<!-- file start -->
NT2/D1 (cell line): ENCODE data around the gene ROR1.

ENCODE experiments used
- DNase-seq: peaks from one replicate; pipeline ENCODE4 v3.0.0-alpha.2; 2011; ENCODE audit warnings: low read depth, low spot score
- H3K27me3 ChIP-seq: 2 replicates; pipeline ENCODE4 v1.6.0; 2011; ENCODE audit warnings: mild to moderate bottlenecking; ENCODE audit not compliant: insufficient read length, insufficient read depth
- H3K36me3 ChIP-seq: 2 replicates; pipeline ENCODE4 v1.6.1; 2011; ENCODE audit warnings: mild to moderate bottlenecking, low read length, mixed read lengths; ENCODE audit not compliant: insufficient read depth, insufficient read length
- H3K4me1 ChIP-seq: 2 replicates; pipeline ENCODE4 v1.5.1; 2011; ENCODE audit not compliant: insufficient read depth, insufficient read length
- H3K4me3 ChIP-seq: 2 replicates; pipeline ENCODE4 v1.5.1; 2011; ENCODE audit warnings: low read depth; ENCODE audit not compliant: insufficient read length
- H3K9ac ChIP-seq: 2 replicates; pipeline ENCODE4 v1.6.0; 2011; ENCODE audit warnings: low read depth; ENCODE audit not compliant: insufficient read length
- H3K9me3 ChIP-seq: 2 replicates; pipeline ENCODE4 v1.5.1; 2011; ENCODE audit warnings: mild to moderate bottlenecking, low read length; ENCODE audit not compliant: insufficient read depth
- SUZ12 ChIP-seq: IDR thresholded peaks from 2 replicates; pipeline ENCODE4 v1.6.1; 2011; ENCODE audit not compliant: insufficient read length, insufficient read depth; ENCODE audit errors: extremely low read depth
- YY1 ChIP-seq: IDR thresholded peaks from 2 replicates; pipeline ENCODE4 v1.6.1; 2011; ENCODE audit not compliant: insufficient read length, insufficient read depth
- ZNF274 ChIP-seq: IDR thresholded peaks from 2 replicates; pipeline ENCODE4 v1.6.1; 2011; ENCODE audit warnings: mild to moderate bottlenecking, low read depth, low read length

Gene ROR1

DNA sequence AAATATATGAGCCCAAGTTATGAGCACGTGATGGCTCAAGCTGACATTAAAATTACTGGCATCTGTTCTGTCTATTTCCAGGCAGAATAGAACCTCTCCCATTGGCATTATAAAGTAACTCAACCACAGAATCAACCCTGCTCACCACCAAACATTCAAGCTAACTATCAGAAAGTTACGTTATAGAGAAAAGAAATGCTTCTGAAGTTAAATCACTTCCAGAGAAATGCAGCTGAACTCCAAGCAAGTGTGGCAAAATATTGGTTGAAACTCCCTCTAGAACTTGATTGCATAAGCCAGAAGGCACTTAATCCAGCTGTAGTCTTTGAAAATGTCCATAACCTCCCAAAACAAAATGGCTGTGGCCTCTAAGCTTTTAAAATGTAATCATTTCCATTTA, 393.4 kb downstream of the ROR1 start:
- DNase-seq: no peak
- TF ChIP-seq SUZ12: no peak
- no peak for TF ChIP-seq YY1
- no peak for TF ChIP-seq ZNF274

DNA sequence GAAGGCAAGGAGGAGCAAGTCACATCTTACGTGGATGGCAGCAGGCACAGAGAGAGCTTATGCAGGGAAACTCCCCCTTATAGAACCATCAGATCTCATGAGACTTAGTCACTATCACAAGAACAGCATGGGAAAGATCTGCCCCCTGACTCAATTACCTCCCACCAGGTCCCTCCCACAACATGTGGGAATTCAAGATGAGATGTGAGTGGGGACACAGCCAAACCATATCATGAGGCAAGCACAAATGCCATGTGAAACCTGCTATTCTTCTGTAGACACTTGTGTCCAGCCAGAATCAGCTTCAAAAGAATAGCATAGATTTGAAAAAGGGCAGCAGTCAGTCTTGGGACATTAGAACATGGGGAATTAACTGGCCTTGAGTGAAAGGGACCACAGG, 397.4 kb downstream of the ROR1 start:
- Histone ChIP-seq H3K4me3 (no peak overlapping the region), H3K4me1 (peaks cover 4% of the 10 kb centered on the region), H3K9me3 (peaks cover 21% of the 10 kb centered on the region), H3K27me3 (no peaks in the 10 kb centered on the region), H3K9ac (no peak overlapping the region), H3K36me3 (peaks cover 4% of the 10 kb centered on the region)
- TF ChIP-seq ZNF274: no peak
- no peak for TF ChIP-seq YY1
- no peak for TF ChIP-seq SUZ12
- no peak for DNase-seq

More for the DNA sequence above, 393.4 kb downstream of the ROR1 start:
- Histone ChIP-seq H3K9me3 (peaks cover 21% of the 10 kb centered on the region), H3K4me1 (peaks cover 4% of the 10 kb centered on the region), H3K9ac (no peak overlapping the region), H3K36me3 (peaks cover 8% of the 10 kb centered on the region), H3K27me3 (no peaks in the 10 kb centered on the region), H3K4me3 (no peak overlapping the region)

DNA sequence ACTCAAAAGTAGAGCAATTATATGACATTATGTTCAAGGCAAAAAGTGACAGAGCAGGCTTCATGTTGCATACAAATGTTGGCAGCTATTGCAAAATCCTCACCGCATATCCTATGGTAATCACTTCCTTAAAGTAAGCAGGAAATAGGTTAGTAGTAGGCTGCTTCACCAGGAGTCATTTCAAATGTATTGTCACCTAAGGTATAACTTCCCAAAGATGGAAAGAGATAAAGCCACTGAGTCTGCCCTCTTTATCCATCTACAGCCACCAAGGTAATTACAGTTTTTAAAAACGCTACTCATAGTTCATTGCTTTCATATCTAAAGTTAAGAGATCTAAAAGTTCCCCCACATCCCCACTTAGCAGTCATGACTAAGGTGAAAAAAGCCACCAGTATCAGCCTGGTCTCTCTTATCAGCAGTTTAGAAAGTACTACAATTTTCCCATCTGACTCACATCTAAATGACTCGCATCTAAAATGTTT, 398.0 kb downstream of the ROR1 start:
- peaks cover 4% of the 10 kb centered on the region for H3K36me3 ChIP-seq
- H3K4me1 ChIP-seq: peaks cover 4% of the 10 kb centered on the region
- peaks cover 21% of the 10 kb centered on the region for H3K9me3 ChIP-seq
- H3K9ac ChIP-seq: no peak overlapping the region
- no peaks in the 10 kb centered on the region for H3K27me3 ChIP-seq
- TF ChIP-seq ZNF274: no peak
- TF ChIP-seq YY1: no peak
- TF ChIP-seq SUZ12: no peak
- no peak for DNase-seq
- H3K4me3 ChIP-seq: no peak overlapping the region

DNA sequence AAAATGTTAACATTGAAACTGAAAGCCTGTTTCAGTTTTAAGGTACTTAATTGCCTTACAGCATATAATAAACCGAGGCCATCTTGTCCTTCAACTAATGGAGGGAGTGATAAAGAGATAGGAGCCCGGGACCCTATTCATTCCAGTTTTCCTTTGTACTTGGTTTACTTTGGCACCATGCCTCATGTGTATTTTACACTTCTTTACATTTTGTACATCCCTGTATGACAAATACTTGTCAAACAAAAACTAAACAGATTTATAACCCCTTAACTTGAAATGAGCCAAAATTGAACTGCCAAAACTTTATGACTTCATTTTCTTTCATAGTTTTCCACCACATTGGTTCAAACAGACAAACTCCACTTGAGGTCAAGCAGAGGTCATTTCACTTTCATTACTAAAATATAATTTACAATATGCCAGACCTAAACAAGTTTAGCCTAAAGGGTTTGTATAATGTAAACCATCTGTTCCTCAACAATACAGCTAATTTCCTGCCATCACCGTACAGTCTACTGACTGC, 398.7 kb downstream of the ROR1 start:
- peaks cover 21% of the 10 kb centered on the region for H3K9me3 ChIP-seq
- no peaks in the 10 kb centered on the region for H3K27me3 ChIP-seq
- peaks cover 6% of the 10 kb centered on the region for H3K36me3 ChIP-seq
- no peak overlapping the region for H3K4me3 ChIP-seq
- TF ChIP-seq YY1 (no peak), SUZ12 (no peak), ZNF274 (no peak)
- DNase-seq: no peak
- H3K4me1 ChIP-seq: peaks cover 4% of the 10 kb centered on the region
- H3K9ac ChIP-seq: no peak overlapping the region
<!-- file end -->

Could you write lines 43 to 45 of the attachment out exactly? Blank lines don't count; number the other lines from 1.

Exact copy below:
- TF ChIP-seq YY1 (no peak), SUZ12 (no peak), ZNF274 (no peak)
- DNase-seq: no peak
- H3K4me1 ChIP-seq: peaks cover 4% of the 10 kb centered on the region